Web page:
Can Technology Wait?

Patrice Pascual and Caitlin Johnson
December 7, 1999

Of the major risks facing America's children, such as poverty, maltreatment, violence and the like, computer and technical literacy hardly rate.

Economists have projected, however, a darkening future for America's children as they prepare to enter the computer-driven 21st century workforce. But how can child advocates and youth service providers, already stretched thin in providing core services, respond to challenges like these?

  • Already, most new jobs require workers to use computers, yet households making more than $75,000 are more than five times as likely to have a computer at home than families making less than $10,000, says the government report, Falling Through the Net: Defining the Digital Divide. Computers are shaping how young people think and process information—which has tremendous implications for our political and social culture.
  • Major efforts to wire schools require cannot be the only answer, when teachers lack sufficient training to integrate technology into their lesson plans.
  • Traditional blue-collar jobs won't be a good alternative for many of today's children. Education-minded economists Richard Murnane and Frank Levy reported that in 1992, the math and reading scores of fully half of the nation's 17-year-olds were too low to qualify them as workers in modern automobile plants. Can technology give us new ways to teach basic skills?
  • And the gap is growing between the wages earned by college graduates and those with a high school degree or less. Only about one-third of those under 30 have a college degree, while less than 20 percent of blacks and Hispanics have completed college. Statistically, the children of non-college graduates are much more likely to be in that group whose risks we really do recognize: the one American child in five who lives in poverty.

"If child advocates do not intervene" in who gets computer access and training, says a report by the Center for Media Education, "many of America's children will be worse off than they are now."

So where should child advocates focus their energies in giving kids a more equal playing field when it comes to computers and technology?

A recent report by the U.S. Department of Commerce offers some clues. How Access Benefits Children: Connecting Our Kids to the World of Information features demonstration projects that prioritized equal access to technology and promoted the potential of the Internet to foster creativity and problem solving. The report includes contact information and budget overviews, including the how much federal money was invested in the project.

The intensely poor Bedford-Stuyvesant neighborhood in New York is the site of a 180-hour student training program in computer technology and social skills, run by Concord Family Services. Student teams use computer software to manage a simulated hotel or bank, facing the real-world issues of budget, personnel and supplies. "One thing that surprised me was that the youngsters' reading skills have gone up to the point where some of them are almost up to grade level," reports the director. "We didn't start the program to increase their reading skills, but it has. They like the program ? it's forcing them to read."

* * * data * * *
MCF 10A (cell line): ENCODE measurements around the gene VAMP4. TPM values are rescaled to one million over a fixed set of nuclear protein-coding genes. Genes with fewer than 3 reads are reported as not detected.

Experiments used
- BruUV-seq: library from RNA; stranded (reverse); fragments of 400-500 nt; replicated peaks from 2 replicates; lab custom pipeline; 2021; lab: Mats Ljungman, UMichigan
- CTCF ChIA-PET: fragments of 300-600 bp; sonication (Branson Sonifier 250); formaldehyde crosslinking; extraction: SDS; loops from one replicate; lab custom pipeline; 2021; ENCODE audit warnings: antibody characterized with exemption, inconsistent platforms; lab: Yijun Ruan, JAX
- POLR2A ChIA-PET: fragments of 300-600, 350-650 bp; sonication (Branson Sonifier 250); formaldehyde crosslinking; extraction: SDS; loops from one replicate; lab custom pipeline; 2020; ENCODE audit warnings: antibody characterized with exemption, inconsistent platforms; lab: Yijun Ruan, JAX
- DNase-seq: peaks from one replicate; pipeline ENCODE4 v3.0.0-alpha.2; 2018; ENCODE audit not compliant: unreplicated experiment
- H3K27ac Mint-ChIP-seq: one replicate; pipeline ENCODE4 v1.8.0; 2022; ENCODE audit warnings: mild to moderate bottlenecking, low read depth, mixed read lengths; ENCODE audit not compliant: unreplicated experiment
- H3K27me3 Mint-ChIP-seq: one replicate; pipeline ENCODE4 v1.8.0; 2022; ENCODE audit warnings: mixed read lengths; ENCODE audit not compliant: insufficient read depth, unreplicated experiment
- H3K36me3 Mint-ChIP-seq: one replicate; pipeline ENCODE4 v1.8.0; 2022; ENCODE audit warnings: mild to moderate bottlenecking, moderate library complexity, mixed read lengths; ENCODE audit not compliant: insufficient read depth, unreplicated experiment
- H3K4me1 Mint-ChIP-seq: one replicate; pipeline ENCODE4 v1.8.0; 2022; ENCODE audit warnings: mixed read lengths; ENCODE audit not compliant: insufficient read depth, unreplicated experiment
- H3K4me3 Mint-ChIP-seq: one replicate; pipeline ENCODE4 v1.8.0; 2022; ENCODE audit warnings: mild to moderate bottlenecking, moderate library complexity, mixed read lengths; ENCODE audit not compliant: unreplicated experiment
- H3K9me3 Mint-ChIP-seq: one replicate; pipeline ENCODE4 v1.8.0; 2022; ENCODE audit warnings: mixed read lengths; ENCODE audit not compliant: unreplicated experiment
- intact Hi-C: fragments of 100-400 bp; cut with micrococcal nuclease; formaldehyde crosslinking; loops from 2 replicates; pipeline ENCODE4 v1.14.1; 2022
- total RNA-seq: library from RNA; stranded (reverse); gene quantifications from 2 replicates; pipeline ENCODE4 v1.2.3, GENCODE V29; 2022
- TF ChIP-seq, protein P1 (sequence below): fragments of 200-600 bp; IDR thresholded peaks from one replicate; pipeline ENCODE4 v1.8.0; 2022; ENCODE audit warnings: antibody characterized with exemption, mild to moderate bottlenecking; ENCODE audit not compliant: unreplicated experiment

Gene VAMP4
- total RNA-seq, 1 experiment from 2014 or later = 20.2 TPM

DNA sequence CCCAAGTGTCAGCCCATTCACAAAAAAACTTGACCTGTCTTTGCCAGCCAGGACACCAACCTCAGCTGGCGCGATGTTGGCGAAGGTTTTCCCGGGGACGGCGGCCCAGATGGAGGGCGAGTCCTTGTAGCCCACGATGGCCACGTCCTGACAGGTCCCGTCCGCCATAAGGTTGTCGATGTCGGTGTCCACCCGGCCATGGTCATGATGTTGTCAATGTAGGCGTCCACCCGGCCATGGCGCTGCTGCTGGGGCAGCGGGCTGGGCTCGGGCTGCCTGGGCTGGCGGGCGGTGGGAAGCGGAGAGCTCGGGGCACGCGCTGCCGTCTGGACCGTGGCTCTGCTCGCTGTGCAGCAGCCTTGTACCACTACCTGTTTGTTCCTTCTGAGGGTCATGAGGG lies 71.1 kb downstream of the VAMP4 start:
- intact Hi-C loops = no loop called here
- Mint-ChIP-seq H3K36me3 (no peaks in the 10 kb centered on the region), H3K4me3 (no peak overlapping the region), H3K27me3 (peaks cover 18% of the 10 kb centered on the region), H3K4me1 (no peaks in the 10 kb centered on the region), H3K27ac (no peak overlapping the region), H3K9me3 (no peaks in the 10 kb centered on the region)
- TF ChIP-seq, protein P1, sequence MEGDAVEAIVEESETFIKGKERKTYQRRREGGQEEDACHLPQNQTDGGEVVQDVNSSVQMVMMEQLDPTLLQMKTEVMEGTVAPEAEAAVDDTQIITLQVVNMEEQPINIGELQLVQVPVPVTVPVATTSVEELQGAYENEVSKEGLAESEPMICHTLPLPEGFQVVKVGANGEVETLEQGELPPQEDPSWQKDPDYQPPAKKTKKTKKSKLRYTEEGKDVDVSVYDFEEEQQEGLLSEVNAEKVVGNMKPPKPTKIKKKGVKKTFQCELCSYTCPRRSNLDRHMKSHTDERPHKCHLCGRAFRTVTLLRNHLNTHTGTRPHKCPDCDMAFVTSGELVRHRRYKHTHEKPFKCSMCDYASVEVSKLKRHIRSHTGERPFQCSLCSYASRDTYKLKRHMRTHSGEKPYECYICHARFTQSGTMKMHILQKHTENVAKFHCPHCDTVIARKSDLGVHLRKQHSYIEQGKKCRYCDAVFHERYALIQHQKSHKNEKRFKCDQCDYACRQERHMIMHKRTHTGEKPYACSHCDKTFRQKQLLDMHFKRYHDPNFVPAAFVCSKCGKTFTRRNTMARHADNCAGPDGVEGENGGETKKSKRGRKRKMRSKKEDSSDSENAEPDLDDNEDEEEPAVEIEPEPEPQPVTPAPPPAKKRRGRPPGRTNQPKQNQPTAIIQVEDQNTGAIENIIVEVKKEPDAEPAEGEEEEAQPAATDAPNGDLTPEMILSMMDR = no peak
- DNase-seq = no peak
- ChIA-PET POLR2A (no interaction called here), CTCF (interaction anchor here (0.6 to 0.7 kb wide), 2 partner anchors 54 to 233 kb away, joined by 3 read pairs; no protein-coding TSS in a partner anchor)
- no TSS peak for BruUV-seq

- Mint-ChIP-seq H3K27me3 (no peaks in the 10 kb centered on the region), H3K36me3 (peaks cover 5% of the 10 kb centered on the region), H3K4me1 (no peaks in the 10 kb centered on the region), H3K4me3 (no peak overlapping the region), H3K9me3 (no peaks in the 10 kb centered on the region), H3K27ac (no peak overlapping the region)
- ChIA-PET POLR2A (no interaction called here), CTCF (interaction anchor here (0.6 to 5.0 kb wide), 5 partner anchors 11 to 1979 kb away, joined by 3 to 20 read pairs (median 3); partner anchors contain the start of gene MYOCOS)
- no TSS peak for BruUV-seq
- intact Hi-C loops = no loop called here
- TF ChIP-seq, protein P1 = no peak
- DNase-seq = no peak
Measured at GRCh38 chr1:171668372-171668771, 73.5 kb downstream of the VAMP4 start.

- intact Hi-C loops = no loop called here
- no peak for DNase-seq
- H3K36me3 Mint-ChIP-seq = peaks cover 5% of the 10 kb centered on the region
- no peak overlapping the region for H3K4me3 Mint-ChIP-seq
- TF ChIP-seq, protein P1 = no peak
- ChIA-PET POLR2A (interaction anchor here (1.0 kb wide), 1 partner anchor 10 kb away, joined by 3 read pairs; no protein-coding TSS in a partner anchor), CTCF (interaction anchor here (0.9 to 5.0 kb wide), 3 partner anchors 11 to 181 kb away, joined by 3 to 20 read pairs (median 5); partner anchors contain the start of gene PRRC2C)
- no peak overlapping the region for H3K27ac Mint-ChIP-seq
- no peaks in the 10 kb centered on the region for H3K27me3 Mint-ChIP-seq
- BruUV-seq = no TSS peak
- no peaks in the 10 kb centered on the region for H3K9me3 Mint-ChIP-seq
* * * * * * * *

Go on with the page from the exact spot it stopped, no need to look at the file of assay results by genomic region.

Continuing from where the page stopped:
Several examples highlight innovative use of technology in the classroom. In rural, low-income Bell County, Texas, teenage girls surveyed the dieting habits of adolescent girls, and worked with an endocrinologist to analyze their data. They developed a presentation on their findings, which showed a significant problem in girls' diets, and "just flooded this community with what they had learned," said their school superintendent.

Low-income fourth graders in Minnesota were given laptops to take home, and evaluators saw direct improvements in academic performance. Further, "students reported that they were using the Internet to get information, said they felt smarter, read more and that their study skills had improved," the report said.

In North Dakota, middle school students took on the real-life task of solving a flooding problem that plagued communities along the Red River. Students in eight schools participated in a region-wide analysis of water quality, which they shared via e-mail and a Web site. At semester's end, students met via a videoconference to discuss their findings; information was also shared with city councils and civic groups.

Common to these successful projects were partnerships among community groups who may not be natural allies (i.e. teenagers and physicians), but which resulted in information exchange and perhaps surprisingly, given common expectations of the Web, community building.

Even e-mail, so much like the telephone that we may underestimate its power, was used effectively to introduce children to technology in several projects. Connecting kids to mentors and elders with rich life experiences, these practitioners stress, can give children not only concrete skills, but a sense of potential for themselves and their place in the world.

Read more about Technology in the Connect for Kids topic page.

 


Caitlin Johnson is editor of Connect for Kids.


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